They always seem reasonably pleased that you're there, he says. You don't feel pandered to but you do feel well looked after.

He makes a good point. I think that might be down to the difference in attitude that the French and Irish bring to the art of service.

In France, you can have a career as a waiter; in Ireland it tends to be looked upon as a job. But it's obvious that the waiters here are impeccably trained in a consistent manner. There is no difference in service between waiters. They are formal but friendly, attentive but at ease.

We finish with an espresso -- very good -- and desserts. For me, a chocolate and salted-butter caramel fondant with vanilla ice cream (€10), which arrives looking like a challenge to maintaining any sort of slim physique.

It is phenomenally good. Jacques floats by and throws a snakey look at my dessert. "Sinful," he says and floats on. In fairness, this dessert needed a confessional box all of its own. The boy ordered the pear millefeuille (€8.50), which is as light as air.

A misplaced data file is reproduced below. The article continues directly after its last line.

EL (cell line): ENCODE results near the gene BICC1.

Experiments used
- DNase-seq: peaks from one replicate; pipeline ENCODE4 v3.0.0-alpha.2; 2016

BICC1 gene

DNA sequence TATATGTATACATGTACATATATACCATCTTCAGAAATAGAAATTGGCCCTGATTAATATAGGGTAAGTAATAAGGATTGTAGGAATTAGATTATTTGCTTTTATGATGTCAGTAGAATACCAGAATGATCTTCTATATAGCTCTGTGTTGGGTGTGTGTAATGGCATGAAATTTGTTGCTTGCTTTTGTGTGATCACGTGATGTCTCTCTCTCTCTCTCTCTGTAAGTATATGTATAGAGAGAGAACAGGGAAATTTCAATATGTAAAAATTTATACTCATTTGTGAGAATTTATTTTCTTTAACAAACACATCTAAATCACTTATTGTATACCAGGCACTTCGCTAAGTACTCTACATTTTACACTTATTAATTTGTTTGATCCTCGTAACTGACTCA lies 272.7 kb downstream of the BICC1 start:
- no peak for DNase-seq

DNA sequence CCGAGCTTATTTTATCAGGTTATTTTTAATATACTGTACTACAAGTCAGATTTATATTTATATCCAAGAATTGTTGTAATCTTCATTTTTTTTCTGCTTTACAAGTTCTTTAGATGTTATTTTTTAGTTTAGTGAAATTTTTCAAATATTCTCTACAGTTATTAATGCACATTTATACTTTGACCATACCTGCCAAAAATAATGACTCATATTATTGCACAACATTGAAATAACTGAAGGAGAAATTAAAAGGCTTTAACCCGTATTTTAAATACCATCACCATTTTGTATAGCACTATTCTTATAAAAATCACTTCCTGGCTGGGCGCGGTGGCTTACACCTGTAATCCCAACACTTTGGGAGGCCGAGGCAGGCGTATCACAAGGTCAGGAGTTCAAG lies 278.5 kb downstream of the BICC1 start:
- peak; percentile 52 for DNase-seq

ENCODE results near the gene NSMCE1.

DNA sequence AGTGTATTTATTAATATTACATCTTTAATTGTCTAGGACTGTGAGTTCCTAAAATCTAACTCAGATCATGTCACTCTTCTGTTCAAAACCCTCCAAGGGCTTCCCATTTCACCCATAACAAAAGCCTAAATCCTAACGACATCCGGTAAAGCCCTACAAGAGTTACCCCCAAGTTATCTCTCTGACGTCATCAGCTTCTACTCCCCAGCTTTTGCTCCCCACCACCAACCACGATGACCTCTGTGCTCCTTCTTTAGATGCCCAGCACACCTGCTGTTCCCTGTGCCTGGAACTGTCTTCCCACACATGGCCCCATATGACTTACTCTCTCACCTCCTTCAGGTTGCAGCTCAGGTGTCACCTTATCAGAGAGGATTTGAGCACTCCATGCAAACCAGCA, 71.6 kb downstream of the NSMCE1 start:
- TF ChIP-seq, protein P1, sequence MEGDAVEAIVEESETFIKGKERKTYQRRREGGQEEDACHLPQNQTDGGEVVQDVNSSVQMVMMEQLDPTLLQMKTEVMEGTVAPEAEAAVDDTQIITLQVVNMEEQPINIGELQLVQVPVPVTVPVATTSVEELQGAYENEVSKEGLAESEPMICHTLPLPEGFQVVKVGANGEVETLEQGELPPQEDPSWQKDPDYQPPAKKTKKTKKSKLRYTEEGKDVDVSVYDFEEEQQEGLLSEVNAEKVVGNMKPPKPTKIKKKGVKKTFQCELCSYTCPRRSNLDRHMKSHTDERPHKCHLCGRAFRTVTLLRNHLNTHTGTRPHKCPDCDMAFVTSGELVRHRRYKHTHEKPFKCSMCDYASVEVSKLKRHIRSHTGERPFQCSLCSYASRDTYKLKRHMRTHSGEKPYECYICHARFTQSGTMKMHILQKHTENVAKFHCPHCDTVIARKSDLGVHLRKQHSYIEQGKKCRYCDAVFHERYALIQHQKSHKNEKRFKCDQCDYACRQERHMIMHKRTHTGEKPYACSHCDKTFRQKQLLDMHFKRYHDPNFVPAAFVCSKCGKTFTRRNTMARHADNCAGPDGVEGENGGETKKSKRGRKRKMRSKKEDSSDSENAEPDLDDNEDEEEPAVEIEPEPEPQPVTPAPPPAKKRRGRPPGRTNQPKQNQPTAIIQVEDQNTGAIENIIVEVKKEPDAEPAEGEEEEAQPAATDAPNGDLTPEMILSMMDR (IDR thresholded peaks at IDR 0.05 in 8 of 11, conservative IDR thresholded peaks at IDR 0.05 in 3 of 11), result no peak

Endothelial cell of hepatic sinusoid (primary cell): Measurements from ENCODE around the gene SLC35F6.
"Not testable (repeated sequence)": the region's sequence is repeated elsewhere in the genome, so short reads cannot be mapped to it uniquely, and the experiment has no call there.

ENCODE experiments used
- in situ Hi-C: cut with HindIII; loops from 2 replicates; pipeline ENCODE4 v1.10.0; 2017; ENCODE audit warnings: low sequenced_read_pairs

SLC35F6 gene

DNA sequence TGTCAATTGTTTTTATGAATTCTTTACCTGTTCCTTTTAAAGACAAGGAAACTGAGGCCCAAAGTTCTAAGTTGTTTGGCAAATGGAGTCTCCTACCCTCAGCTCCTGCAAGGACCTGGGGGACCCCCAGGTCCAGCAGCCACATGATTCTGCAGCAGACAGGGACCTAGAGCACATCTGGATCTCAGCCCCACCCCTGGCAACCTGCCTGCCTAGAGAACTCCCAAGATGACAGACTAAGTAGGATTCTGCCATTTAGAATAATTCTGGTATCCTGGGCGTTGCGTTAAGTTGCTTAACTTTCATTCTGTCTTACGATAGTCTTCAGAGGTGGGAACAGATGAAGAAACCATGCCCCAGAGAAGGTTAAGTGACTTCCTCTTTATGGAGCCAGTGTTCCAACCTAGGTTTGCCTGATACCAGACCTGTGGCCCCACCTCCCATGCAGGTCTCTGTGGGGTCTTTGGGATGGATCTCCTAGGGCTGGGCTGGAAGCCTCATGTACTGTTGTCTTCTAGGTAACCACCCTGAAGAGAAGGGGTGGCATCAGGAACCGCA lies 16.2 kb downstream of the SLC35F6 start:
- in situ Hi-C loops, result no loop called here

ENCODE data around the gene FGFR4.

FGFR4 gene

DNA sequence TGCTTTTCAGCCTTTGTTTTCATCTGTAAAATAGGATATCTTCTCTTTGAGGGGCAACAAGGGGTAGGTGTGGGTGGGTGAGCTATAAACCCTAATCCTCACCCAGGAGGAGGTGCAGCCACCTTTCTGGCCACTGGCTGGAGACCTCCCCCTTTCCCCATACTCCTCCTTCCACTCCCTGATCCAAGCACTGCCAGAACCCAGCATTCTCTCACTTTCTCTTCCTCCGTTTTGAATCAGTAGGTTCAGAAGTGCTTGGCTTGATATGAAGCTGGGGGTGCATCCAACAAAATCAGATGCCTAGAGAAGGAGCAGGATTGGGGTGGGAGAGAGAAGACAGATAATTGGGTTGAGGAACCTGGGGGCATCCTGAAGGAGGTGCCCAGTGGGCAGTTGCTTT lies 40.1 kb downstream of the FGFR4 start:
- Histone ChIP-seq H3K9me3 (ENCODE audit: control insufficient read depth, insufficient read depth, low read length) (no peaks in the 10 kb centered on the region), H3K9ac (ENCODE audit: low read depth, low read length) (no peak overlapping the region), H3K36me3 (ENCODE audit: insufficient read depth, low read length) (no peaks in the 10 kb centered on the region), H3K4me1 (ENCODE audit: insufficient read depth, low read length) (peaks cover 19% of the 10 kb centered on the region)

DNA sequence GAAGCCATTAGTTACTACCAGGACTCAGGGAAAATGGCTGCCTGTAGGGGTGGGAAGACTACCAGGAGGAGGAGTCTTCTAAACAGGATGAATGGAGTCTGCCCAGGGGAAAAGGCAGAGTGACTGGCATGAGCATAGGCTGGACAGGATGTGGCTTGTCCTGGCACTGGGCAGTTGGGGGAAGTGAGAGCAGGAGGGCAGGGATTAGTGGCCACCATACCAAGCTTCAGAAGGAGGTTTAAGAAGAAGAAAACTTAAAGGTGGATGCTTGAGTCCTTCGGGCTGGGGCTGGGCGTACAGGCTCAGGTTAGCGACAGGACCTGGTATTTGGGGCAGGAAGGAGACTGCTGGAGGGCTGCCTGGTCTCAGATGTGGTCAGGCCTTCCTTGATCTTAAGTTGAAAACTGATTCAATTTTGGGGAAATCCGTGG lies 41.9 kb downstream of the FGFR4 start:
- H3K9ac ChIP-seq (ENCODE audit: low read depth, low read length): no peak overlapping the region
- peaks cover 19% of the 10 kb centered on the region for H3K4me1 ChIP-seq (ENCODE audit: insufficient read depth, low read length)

The food, the service, the old-school attention to detail all make Les Freres Jacques one of the best authentic French restaurants under the skies of Dublin.

And, I think, in that very French way, they may not even have been trying.

Recommended: Any fish

The damage: €116.93 for three courses, a bottle of wine, and one espresso

At the table: Couples, friends and solo diners

On the stereo: Muzak so bad you think it might be a joke. It's on a loop which went round three times in the time we were there.